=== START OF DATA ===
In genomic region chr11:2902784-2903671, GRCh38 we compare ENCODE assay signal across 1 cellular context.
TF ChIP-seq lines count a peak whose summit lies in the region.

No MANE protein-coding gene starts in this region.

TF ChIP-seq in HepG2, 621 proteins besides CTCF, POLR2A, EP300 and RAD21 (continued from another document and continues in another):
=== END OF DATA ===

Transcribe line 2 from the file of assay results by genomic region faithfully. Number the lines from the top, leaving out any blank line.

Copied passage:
TF ChIP-seq lines count a peak whose summit lies in the region.